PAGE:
Your two breasts are like two fawns, twins of a gazelle. Your neck is like an ivory tower. Your eyes are pools in Heshbon, by the gate of Bath-rabbim. Your nose is like a tower of Lebanon, which looks toward Damascus. Your head crowns you like Carmel, and your flowing locks are like purple; a king is held captive in the tresses.
How beautiful and pleasant you are, O loved one, with all your delights! Your stature is like a palm tree, and your breasts are like its clusters. I say I will climb the palm tree and lay hold of its fruit. Oh may your breasts be like clusters of the vine, and the scent of your breath like apples, and your mouth like the best wine.
It goes down smoothly for my beloved, gliding over lips and teeth. (Song 7:3–10)
This is part of what Paul had in mind in 1 Timothy 4:3–5, when he said, “God created [food and sex] to be received with thanksgiving by those who believe and know the truth. . . . It is made holy by the word of God and prayer.” Sex is for “those who believe and know the truth.”
The Pleasures of Sex Are for Christians
We might lose sight of this, since Hollywood has ripped the curtains off the sacred marriage bed and turned a luxuriant, holy pleasure into a cheap spectator sport. We might be tempted to think that, since sex is so sinfully misused and is so universally undermining to the all-satisfying beauty of Christ’s holiness, maybe we Christians should have nothing to do with it.
Paul says the opposite. It is the world that has stolen what belongs to believers. Sex belongs to Christians. Because sex belongs to God. “God created it to be received with thanksgiving by those who believe and know the truth.” If it is used by those who do not believe and know the truth, it is prostituted. They have exchanged the glory of God for images. They have torn sex from its God-appointed place in the orbit of marriage. But they do not know what they are doing. And the price they will pay in this life and the next is incalculable.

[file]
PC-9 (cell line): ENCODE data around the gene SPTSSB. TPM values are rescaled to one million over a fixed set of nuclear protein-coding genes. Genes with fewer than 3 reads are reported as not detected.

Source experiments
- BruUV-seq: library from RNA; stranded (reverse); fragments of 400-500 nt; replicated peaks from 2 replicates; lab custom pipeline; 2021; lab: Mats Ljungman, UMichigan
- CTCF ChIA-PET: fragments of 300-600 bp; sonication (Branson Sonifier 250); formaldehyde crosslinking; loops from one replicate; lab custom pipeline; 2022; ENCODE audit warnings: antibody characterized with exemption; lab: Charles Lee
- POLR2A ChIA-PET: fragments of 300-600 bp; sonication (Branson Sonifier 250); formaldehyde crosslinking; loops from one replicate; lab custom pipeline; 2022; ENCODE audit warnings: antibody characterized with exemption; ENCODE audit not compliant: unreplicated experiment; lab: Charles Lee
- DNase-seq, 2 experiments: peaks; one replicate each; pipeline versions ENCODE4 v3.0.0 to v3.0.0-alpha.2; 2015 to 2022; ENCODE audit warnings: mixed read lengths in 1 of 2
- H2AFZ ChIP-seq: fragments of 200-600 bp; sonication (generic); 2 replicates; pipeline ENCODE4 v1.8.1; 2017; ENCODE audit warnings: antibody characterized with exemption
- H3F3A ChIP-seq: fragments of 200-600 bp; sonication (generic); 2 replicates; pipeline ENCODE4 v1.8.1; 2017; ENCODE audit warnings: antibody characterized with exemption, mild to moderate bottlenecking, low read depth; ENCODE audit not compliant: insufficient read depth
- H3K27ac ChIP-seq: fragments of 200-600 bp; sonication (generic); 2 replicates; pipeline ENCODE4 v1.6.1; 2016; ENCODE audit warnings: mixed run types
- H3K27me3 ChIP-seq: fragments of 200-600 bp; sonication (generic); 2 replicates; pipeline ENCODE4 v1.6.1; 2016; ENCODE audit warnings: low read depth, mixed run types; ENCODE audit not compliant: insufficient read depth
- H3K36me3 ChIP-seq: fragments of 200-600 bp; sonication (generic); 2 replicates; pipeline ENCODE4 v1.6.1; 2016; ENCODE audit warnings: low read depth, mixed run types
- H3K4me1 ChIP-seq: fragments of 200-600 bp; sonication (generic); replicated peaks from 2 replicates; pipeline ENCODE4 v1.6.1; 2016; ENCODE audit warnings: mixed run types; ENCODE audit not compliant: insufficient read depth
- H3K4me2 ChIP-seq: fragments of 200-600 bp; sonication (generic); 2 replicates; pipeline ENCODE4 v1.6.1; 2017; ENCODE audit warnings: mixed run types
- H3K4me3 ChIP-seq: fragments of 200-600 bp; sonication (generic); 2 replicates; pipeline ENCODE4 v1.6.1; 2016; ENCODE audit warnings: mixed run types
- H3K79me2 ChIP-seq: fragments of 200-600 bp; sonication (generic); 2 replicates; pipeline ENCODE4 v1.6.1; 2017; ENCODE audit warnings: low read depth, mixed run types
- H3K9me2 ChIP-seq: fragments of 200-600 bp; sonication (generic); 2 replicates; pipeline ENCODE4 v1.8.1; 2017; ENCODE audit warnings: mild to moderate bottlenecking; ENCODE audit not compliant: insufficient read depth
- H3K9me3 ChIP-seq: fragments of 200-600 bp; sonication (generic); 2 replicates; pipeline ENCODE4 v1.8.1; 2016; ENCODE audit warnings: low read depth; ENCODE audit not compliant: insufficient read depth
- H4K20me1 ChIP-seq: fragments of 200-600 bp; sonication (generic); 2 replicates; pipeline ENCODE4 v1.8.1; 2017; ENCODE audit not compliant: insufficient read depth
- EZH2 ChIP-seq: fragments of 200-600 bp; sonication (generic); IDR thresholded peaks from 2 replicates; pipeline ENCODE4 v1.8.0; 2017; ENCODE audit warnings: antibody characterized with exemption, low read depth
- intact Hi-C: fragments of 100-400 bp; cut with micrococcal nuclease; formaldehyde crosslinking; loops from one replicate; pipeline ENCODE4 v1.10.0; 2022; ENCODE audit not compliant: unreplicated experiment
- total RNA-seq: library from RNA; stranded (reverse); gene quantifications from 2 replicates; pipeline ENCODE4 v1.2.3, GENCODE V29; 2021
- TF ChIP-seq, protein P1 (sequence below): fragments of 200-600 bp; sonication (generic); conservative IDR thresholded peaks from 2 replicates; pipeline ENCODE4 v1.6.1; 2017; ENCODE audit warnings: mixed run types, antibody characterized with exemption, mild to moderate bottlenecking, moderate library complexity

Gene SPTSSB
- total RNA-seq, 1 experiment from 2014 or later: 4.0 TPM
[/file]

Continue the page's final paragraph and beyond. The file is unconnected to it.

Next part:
The pleasures of sex are meant for believers. They are designed for their greatest expression by the children of God. He saves his richest gifts for his children. And as we enjoy his gift of sex, we say, by our covenant faithfulness to our spouse, that God is greater than sex. And the pleasures of sex are themselves an overflow of God’s own goodness. This pleasure is less than what we will know fully in him at his right hand. And in it, we taste something of his very exquisiteness.
When the preciousness and pleasures of Christ are supreme, all dimensions of sex, including experiencing pleasure, seeking pleasure, giving pleasure, and abstinence from pleasure, will all find their biblical and Christ-exalting expression.
Everything God made is good. Everything is for the sake of worship and love. And this is true both in the feasting and the fasting. In the sexual union and in abstinence. Sex is made for the glory of Christ — for the Christ-exalting glory of covenant-keeping faithfulness in marriage, and for the glory of Christ-exalting chastity in singleness. It is always good. Sex is always an occasion to show that the Giver of sex is better than sex.
I wrote two chapters on singleness in This Momentary Marriage in which I try to work out the implications of how the sexuality of a non-married follower of Christ is meant to work out for the glory of God.